6, Issue 10 October 2010
To all those who do not know me, let me introduce myself as your new Editor-in-Chief of Epilepsy.com. My name is Joseph I. Sirven, M.D. and I recently took over the editorship from Dr. Robert Fisher who will still remain active on the site with various initiatives. I am a practicing epileptologist at Mayo Clinic in Arizona. As I survey the amazing amount of work that my predecessors have put into the content on Epilepsy.com, the question arises, what should you expect from my tenure for the next two years? Perhaps the best way to answer that question is to consider the current state of epilepsy care in 2010.
In 2008, the U.S. Centers for Disease Control and Prevention (CDC) published an important document entitled Epilepsy Surveillance among Adults---19 States, Behavioral Risk Factor Surveillance System, 2005. MMWR Surveillance Summary, August 8, 2008/57 (SSO6); 1-20. This analysis was based on results from a random-digit dial telephone survey of U.S. adults over the age of 18 conducted by the CDC. These adults did not necessarily have epilepsy, but were asked questions pertaining to epilepsy in at least 19 states. This random dial system is used to track what is ongoing in the United States for various disease conditions and this was one of the opportunities for epilepsy to register on those surveys so as to obtain a brief snapshot of what is happening in epilepsy care at that point in time.
The study found that about 1.65% of adults from 19 states reported that they had been told by a doctor that they had epilepsy or a seizure disorder. Among adults with active epilepsy who reported recent seizures, 16.1% reported not currently taking their epilepsy medications and 65.1% reported having had more than one seizure in the past month. Among adults with a history of epilepsy, 23.7% reported cost as a barrier to seeking care from a doctor within the past year. A total of 34.9% of adults with active epilepsy with seizures reported not having seen a neurologist or an epilepsy specialist in the previous year. Adults with epilepsy were more likely to be physically inactive, and more likely to smoke. All in all, despite the number of therapies available to Americans with epilepsy, a large proportion of people continue to suffer for a variety of reasons and it tells us that so much has left to be done in order to truly help those afflicted with this condition.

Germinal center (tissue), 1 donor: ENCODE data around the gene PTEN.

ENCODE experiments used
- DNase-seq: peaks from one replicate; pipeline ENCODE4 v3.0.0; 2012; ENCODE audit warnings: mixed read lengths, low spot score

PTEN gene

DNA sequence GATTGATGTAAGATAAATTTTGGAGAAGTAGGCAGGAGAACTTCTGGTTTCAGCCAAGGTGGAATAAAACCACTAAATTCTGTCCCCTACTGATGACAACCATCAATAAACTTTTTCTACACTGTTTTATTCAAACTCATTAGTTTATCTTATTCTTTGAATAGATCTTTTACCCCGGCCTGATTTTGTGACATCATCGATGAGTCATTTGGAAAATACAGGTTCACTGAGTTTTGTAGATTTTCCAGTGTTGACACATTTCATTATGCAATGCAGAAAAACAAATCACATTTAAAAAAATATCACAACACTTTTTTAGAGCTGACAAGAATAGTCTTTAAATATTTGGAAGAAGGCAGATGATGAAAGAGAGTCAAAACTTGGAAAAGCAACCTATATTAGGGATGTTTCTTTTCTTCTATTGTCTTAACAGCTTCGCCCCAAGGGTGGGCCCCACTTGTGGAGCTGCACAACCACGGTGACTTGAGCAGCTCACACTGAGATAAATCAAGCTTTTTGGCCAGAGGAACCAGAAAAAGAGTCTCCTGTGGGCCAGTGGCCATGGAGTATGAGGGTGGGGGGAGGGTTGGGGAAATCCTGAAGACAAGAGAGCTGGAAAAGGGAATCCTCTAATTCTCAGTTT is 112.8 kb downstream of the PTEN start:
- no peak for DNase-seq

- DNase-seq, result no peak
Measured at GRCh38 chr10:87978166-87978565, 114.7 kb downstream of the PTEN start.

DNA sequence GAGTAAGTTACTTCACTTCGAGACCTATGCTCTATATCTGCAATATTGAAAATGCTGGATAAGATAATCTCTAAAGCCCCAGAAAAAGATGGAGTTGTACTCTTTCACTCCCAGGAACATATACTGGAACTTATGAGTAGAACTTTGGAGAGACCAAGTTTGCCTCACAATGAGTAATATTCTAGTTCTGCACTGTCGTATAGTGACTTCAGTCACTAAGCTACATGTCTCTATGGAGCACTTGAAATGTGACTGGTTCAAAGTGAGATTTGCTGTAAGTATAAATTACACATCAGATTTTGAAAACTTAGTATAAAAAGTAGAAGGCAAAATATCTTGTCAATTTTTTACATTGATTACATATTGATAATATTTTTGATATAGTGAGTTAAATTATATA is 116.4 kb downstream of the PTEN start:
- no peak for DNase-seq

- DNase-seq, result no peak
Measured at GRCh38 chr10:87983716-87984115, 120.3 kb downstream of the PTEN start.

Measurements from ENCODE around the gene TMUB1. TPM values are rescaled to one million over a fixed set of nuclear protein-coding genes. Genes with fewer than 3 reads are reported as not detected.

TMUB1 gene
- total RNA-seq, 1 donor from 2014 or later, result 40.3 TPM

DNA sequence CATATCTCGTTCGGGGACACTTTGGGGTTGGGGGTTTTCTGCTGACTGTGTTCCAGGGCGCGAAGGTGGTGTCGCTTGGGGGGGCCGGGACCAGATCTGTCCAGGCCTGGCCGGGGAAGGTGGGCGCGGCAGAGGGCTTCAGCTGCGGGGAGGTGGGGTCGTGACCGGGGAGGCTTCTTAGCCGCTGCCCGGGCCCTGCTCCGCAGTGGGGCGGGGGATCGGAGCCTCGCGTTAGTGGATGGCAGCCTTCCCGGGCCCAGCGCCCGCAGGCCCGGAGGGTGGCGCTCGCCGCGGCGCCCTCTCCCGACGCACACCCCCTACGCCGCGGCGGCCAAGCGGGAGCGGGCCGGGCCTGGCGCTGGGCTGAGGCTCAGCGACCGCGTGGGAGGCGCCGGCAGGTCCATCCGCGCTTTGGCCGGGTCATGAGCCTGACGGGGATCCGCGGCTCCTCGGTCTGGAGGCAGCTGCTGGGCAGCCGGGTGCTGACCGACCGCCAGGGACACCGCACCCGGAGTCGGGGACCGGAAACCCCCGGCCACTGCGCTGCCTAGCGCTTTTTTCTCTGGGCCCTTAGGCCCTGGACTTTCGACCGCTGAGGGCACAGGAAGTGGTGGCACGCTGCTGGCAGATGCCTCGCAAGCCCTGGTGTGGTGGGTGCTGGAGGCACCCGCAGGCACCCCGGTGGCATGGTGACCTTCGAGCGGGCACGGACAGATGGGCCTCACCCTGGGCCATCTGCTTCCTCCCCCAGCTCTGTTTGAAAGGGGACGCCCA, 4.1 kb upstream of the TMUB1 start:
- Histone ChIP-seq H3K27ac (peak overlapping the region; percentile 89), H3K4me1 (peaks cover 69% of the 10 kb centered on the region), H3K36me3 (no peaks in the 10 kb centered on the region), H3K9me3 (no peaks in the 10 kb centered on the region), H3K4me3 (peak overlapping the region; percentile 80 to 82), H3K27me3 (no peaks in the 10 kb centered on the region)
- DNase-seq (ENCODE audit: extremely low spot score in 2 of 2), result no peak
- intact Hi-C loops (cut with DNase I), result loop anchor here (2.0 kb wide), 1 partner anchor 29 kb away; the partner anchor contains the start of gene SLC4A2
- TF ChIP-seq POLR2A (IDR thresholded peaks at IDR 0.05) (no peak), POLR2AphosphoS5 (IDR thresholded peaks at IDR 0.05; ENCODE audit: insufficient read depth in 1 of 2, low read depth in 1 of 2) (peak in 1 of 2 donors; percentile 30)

How can Epilepsy.com help?
The role of Epilepsy.com's parent foundation, the Epilepsy Therapy Project is to foster new innovative treatments and get those treatments to the U.S. marketplace sooner than later. Therefore, my role as I see it over the next two years is to further the vision of Epilepsy Therapy Project and help highlight those areas where new treatments may come to market sooner to help individuals. You will see a number of slow evolutionary changes that will occur over the course of the next two years that will help to achieve this mission. We want to help promote new effective therapies and we want to get these treatments to market. Yet we also want to identify those areas of epilepsy-related problems that are not being addressed by the therapeutic marketplace.
Therefore, I plan to implement the following changes:
Our columns will emphasize therapy and innovation.
We will look to expand our list of medical contributors to help us disseminate information from the numerous areas of expertise at our disposal from our volunteer board.
We will make the site easier to use.
Hopefully, by accomplishing all of these above you will find an indispensable web site, providing information to professionals, patients or anyone that is interested in this condition. We hope to roll out information in a number of various platforms, including apps and other electronic means by which people obtain their information.
From this, we hope that this will truly help inspire innovation, education and, research that will ultimately end the scourge afflicting 1.65% of the U.S. population. Please join me over the next several years as we hope to make all of this a reality.
MARK YOUR CALENDAR
Upcoming grant cycles, epilepsy-related Hallway Conversations, conferences, symposia, and events include:
Hallway Conversations for OCTOBER
Wedneday, 10/20/10 3:00pm EST
Guest: Joyce Cramer, President of the Epilepsy Therapy Project
Topic: The issues associated with medication compliance in epilepsy
October 01-30, 2010
Virtual International Congress of Neurology - Epilepsy 2010
Online Only - Registration Free
December 03-07, 2010
63rd American Epilepsy Society Annual Meeting
San Antonio, TX
ACCELERATION – 2009 ANNUAL REPORT
The Epilepsy Therapy Project's mission is to make new treatments a reality – rapidly for the 50 million people throughout the world and the 3 million people in the U.S. living with epilepsy and seizures.
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